10 Facts About Colorectal Cancer

Colorectal Cancer is one of the most commonly diagnosed cancers in America, but the good news is that it can be detected early and defeated. Here are 10 facts about colon cancer that everyone should know:

  1. Colorectal cancer is the third most common cancer diagnosed in the United States (excluding skin cancers).
  2. Of the cancers that affect both men and women, colon cancer is the second leading cause of cancer deaths in the United States.
  3. Race & ethnicity play a significant role in colorectal cancer risk, screening rates, diagnosis, and treatment.
    • African Americans are 20% more likely to be diagnosed with colorectal cancer and 40% more likely to die from it than members of other ethnicities.
    • Less than 50% of Asian Americans are up-to-date on their colorectal cancer screenings.
    • Indigenous people experience higher rates of colorectal cancer than the Caucasian population.
    • Ashkenazi (Eastern European) Jewish individuals face the highest rates of colorectal cancer among nearly any ethnic group.
  4. 25-30% of people diagnosed with colorectal cancer have a family history of the disease.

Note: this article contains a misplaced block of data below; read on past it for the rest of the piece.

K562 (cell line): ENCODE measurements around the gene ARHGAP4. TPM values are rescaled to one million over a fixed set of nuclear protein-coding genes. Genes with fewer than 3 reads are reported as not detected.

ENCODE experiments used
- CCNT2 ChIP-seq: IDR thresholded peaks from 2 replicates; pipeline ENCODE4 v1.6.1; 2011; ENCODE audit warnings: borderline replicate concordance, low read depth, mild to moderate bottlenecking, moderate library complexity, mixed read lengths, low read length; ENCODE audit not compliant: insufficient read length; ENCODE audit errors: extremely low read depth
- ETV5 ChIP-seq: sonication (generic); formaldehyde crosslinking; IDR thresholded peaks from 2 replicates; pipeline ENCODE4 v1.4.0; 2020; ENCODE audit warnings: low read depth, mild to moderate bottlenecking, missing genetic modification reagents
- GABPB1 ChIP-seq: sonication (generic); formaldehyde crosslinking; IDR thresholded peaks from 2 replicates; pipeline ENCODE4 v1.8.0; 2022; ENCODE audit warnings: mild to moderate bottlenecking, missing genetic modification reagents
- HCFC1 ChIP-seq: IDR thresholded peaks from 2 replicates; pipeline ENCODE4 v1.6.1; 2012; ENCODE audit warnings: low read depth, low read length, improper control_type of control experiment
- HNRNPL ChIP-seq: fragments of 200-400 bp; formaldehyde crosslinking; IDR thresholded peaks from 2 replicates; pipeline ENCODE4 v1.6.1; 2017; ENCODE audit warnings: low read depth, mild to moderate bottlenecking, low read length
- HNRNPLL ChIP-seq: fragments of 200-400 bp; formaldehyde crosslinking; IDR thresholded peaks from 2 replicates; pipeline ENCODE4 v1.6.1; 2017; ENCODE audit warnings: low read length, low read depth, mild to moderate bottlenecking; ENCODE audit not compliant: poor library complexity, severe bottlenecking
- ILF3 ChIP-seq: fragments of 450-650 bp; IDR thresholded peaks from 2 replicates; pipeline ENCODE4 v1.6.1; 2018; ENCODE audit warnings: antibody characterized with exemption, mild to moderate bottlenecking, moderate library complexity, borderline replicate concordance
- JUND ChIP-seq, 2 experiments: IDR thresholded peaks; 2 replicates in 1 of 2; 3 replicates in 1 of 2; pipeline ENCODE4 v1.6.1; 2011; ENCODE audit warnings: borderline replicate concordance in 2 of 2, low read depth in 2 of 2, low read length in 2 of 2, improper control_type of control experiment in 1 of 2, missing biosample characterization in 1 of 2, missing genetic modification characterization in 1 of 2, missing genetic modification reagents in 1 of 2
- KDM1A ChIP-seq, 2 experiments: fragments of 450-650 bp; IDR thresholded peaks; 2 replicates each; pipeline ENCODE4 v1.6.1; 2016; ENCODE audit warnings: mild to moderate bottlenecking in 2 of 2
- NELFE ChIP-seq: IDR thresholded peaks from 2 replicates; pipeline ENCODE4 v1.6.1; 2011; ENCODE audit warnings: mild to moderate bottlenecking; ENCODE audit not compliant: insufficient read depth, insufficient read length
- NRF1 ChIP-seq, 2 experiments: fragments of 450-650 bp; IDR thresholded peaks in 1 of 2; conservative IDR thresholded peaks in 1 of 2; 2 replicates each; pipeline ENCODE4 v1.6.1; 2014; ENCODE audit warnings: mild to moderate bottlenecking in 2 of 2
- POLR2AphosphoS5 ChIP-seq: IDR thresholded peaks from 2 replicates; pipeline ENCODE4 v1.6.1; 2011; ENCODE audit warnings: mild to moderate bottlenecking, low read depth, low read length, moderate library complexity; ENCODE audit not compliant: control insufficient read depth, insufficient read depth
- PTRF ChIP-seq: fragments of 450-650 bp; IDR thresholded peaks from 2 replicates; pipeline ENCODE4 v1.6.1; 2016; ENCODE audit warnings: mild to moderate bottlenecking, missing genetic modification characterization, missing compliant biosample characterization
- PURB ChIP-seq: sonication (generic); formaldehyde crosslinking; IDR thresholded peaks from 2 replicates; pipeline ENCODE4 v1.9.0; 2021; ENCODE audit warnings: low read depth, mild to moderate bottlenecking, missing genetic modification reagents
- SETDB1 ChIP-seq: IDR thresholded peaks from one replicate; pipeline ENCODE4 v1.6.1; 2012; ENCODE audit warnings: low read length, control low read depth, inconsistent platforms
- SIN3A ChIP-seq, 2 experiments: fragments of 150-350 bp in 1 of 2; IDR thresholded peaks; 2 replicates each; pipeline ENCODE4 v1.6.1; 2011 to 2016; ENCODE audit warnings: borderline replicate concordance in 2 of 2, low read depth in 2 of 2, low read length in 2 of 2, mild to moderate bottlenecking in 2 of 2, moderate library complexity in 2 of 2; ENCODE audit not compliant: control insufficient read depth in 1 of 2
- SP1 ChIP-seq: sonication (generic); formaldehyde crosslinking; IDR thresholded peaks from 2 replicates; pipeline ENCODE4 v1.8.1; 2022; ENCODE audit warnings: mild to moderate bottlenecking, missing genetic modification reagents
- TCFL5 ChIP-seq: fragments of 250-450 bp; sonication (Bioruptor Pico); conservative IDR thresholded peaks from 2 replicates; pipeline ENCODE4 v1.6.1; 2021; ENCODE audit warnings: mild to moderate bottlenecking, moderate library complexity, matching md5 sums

5. Lifestyle factors may also play a role. Sedentary lifestyles, diets low in fruits and fiber, obesity, alcohol and smoking also may increase the risk of colon cancer.
  6. Screening saves lives. Regular screening should begin at age 50 for those at an average risk. However, screening should begin earlier in life for those with a close family member with colon cancer, those with inflammatory bowel disease, or those with genetic syndromes that increase the risk of colon cancers.
  7. Colon cancer almost always develops from precancerous polyps in the colon or rectum that can be removed during a colonoscopy before they turn into cancer.
  8. Different screening methods include various blood or stool tests and/or colonoscopy. Talk to your provider about which is right for you.
  9. Symptoms of colon cancer include blood in the stool, changes in stool size, persistent stomach pain, unexplained weight loss, and changes in bowel habits (unrelenting diarrhea for example).
  10. 60% of colorectal cancer deaths could be prevented — but 1 in 3 people are not up-to-date with their screenings.

Stay up-to-date on all of your cancer screenings with a trip to your Primary Care Provider.